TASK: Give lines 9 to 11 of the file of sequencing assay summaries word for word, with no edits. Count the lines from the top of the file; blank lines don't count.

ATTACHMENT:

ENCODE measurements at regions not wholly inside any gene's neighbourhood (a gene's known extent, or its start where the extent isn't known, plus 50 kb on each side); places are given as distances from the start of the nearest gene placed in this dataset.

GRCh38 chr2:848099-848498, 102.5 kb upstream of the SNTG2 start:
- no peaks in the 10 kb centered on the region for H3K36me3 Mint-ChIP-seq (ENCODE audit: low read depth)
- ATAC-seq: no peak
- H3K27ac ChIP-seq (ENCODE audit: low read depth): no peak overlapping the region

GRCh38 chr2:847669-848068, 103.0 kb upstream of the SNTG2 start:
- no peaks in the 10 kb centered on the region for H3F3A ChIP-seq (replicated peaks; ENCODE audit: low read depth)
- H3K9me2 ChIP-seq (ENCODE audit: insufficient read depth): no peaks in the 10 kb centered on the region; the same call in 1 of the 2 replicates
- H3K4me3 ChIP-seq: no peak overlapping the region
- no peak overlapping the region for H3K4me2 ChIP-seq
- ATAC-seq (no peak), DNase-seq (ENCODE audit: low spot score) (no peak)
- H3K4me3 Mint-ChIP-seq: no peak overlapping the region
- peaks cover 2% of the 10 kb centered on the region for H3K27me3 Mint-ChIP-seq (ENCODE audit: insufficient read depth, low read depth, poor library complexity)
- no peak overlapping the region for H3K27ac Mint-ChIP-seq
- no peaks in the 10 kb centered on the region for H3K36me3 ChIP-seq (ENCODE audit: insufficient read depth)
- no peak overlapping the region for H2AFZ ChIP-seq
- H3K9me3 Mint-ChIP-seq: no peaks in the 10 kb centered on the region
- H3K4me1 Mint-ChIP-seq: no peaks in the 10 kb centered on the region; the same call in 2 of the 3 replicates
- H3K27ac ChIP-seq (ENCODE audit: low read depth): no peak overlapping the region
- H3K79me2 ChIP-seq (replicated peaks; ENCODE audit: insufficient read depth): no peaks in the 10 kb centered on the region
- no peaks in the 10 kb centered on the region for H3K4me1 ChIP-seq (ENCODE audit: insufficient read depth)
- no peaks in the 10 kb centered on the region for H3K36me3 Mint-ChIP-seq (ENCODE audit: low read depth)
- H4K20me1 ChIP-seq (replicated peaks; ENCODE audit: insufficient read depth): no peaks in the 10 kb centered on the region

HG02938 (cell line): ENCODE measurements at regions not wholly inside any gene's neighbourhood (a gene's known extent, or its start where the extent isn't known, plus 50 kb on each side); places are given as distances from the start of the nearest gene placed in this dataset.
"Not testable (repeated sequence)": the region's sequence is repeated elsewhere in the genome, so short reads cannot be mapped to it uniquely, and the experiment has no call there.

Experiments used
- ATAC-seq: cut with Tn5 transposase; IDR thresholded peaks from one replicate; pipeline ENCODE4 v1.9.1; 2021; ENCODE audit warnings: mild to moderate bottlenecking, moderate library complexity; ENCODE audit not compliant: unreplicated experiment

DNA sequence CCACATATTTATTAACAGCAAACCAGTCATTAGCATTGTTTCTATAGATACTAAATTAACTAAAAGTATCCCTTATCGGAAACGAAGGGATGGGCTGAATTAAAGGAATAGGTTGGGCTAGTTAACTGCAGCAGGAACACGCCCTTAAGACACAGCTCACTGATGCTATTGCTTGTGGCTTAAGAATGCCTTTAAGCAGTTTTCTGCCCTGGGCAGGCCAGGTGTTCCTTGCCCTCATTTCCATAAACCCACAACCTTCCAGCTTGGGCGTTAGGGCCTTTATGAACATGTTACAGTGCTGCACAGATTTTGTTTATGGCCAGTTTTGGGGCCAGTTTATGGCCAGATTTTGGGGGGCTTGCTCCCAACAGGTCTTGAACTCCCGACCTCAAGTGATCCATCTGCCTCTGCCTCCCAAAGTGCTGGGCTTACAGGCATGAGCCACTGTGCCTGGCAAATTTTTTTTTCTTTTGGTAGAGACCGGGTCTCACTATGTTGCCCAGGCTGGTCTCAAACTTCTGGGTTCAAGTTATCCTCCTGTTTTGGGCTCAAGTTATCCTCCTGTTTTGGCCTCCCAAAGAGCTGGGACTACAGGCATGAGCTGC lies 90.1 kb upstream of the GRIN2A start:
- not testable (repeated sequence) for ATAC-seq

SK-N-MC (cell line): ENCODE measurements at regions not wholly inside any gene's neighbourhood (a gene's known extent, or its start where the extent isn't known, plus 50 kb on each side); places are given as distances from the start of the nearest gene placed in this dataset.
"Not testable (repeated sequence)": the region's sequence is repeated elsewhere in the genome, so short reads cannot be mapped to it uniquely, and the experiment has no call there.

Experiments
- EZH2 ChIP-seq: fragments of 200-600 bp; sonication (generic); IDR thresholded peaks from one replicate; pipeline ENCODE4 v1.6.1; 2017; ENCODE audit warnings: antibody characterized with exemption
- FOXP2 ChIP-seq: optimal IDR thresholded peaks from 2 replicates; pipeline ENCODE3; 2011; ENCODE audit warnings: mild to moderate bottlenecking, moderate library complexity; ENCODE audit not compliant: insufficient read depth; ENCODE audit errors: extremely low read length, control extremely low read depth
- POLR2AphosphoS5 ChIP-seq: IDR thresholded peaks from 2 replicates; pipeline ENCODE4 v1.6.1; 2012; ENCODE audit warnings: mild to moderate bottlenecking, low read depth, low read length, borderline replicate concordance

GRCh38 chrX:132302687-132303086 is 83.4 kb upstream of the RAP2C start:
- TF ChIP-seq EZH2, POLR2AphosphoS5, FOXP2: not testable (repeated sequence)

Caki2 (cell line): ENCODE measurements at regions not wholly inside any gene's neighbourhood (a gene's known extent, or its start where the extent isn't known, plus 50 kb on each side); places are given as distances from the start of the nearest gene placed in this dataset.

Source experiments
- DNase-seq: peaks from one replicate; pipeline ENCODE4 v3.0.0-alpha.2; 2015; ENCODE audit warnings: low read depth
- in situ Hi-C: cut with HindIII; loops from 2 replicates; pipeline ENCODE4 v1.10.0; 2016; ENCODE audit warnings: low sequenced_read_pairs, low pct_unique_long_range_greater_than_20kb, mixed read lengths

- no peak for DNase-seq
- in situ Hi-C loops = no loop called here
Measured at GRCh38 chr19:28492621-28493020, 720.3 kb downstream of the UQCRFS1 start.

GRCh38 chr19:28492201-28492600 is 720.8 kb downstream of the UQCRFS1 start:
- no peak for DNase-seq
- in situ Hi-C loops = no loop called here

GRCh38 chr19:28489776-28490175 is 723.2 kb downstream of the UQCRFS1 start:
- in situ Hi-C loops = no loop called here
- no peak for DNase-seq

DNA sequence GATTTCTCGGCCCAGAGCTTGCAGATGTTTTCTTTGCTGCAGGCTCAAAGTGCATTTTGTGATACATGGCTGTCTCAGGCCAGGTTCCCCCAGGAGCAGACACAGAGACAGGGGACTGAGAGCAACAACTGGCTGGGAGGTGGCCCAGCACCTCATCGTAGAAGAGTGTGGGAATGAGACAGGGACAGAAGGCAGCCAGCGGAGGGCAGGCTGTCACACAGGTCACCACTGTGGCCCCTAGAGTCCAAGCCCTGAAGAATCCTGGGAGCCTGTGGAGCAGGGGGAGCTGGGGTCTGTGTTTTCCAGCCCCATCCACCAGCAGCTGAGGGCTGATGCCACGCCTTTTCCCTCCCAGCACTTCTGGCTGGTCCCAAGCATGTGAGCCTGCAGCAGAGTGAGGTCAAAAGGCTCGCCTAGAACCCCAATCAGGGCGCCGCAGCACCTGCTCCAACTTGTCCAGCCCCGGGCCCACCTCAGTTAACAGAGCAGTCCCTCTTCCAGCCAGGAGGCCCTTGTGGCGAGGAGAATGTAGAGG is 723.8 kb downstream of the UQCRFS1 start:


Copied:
- H3K4me3 ChIP-seq: no peak overlapping the region
- no peak overlapping the region for H3K4me2 ChIP-seq
- ATAC-seq (no peak), DNase-seq (ENCODE audit: low spot score) (no peak)